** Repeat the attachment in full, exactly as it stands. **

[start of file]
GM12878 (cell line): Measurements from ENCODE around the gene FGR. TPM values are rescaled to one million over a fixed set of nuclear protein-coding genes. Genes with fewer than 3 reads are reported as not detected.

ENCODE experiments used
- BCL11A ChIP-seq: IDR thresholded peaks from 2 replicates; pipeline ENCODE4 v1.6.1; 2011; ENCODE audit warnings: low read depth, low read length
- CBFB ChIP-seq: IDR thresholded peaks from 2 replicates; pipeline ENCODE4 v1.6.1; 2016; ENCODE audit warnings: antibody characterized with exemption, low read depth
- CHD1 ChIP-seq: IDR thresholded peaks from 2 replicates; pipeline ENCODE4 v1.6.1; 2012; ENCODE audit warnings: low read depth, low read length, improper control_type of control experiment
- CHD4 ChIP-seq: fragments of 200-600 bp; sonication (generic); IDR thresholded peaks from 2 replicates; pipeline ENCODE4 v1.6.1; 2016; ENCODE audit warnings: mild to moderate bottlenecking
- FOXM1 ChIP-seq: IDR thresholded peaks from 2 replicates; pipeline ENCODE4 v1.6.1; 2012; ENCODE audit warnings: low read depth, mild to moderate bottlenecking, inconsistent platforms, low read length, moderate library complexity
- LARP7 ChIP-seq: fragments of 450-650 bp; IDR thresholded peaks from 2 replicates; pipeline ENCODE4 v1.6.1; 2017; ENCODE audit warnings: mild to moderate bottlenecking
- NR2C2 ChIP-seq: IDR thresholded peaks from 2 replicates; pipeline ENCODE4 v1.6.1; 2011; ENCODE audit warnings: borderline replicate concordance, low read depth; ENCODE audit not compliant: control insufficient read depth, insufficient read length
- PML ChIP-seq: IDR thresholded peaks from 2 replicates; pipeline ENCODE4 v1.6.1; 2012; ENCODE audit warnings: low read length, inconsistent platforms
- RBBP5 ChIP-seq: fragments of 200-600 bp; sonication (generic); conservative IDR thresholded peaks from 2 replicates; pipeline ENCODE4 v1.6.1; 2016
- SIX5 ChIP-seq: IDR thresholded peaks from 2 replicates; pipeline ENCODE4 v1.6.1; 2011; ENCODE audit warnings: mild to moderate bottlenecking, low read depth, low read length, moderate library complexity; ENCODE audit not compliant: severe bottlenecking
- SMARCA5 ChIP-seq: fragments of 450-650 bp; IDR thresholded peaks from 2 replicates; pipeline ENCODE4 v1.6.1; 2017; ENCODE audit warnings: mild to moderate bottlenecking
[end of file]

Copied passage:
GM12878 (cell line): Measurements from ENCODE around the gene FGR. TPM values are rescaled to one million over a fixed set of nuclear protein-coding genes. Genes with fewer than 3 reads are reported as not detected.

ENCODE experiments used
- BCL11A ChIP-seq: IDR thresholded peaks from 2 replicates; pipeline ENCODE4 v1.6.1; 2011; ENCODE audit warnings: low read depth, low read length
- CBFB ChIP-seq: IDR thresholded peaks from 2 replicates; pipeline ENCODE4 v1.6.1; 2016; ENCODE audit warnings: antibody characterized with exemption, low read depth
- CHD1 ChIP-seq: IDR thresholded peaks from 2 replicates; pipeline ENCODE4 v1.6.1; 2012; ENCODE audit warnings: low read depth, low read length, improper control_type of control experiment
- CHD4 ChIP-seq: fragments of 200-600 bp; sonication (generic); IDR thresholded peaks from 2 replicates; pipeline ENCODE4 v1.6.1; 2016; ENCODE audit warnings: mild to moderate bottlenecking
- FOXM1 ChIP-seq: IDR thresholded peaks from 2 replicates; pipeline ENCODE4 v1.6.1; 2012; ENCODE audit warnings: low read depth, mild to moderate bottlenecking, inconsistent platforms, low read length, moderate library complexity
- LARP7 ChIP-seq: fragments of 450-650 bp; IDR thresholded peaks from 2 replicates; pipeline ENCODE4 v1.6.1; 2017; ENCODE audit warnings: mild to moderate bottlenecking
- NR2C2 ChIP-seq: IDR thresholded peaks from 2 replicates; pipeline ENCODE4 v1.6.1; 2011; ENCODE audit warnings: borderline replicate concordance, low read depth; ENCODE audit not compliant: control insufficient read depth, insufficient read length
- PML ChIP-seq: IDR thresholded peaks from 2 replicates; pipeline ENCODE4 v1.6.1; 2012; ENCODE audit warnings: low read length, inconsistent platforms
- RBBP5 ChIP-seq: fragments of 200-600 bp; sonication (generic); conservative IDR thresholded peaks from 2 replicates; pipeline ENCODE4 v1.6.1; 2016
- SIX5 ChIP-seq: IDR thresholded peaks from 2 replicates; pipeline ENCODE4 v1.6.1; 2011; ENCODE audit warnings: mild to moderate bottlenecking, low read depth, low read length, moderate library complexity; ENCODE audit not compliant: severe bottlenecking
- SMARCA5 ChIP-seq: fragments of 450-650 bp; IDR thresholded peaks from 2 replicates; pipeline ENCODE4 v1.6.1; 2017; ENCODE audit warnings: mild to moderate bottlenecking